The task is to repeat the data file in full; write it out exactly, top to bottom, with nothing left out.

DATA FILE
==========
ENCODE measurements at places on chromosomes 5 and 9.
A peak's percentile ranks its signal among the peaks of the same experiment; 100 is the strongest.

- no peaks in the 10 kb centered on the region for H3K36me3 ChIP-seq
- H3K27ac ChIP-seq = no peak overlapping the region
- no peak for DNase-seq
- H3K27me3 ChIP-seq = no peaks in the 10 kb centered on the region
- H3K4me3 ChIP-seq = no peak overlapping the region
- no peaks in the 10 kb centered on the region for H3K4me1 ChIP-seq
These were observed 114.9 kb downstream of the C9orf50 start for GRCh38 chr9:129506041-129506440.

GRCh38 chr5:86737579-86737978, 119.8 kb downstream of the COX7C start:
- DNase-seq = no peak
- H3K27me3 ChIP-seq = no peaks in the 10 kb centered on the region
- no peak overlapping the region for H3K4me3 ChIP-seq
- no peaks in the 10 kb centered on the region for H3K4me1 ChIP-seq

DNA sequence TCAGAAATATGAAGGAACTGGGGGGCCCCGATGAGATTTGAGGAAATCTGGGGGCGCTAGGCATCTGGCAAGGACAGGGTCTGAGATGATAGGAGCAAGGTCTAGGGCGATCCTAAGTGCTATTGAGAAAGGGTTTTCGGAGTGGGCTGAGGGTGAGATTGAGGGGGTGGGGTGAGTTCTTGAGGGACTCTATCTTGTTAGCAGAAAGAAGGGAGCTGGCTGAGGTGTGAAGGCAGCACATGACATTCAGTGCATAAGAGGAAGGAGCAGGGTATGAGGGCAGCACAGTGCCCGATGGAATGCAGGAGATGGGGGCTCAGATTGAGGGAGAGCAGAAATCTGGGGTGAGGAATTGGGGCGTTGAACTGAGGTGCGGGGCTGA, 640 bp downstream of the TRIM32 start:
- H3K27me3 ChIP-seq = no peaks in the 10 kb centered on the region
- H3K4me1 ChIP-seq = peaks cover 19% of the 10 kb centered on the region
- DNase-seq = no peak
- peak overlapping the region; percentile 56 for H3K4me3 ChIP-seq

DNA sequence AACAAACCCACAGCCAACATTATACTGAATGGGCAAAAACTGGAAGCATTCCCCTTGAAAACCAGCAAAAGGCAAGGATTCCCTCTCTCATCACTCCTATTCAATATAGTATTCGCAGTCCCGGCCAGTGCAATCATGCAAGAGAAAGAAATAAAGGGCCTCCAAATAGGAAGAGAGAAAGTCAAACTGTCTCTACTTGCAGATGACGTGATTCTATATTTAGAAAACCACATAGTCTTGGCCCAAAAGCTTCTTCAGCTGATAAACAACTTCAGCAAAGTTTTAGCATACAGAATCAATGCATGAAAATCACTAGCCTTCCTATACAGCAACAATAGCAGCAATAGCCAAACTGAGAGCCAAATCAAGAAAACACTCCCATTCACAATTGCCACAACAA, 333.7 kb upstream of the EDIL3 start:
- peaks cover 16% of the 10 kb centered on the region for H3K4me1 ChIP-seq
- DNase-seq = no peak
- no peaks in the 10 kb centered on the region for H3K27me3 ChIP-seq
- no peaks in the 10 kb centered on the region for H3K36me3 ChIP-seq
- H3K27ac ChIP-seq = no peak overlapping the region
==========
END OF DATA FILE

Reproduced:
ENCODE measurements at places on chromosomes 5 and 9.
A peak's percentile ranks its signal among the peaks of the same experiment; 100 is the strongest.

- no peaks in the 10 kb centered on the region for H3K36me3 ChIP-seq
- H3K27ac ChIP-seq = no peak overlapping the region
- no peak for DNase-seq
- H3K27me3 ChIP-seq = no peaks in the 10 kb centered on the region
- H3K4me3 ChIP-seq = no peak overlapping the region
- no peaks in the 10 kb centered on the region for H3K4me1 ChIP-seq
These were observed 114.9 kb downstream of the C9orf50 start for GRCh38 chr9:129506041-129506440.

GRCh38 chr5:86737579-86737978, 119.8 kb downstream of the COX7C start:
- DNase-seq = no peak
- H3K27me3 ChIP-seq = no peaks in the 10 kb centered on the region
- no peak overlapping the region for H3K4me3 ChIP-seq
- no peaks in the 10 kb centered on the region for H3K4me1 ChIP-seq

DNA sequence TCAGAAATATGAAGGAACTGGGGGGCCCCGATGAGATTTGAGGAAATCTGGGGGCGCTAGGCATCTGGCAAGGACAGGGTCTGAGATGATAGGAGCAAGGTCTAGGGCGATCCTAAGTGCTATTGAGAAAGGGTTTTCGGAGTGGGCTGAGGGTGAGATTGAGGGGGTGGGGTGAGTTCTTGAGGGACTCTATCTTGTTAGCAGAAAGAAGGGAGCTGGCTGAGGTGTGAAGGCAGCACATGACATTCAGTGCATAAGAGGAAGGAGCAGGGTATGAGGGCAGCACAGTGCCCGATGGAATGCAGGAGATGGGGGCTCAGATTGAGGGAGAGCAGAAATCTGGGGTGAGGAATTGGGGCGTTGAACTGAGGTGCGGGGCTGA, 640 bp downstream of the TRIM32 start:
- H3K27me3 ChIP-seq = no peaks in the 10 kb centered on the region
- H3K4me1 ChIP-seq = peaks cover 19% of the 10 kb centered on the region
- DNase-seq = no peak
- peak overlapping the region; percentile 56 for H3K4me3 ChIP-seq

DNA sequence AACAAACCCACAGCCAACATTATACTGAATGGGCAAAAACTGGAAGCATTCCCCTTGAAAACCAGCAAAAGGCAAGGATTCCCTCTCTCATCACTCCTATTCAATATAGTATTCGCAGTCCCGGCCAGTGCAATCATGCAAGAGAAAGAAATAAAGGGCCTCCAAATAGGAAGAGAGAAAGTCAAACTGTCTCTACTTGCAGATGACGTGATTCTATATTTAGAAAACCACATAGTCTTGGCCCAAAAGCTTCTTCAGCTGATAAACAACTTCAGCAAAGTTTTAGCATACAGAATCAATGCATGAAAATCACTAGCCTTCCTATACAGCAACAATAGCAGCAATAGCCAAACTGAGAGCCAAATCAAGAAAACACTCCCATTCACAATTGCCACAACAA, 333.7 kb upstream of the EDIL3 start:
- peaks cover 16% of the 10 kb centered on the region for H3K4me1 ChIP-seq
- DNase-seq = no peak
- no peaks in the 10 kb centered on the region for H3K27me3 ChIP-seq
- no peaks in the 10 kb centered on the region for H3K36me3 ChIP-seq
- H3K27ac ChIP-seq = no peak overlapping the region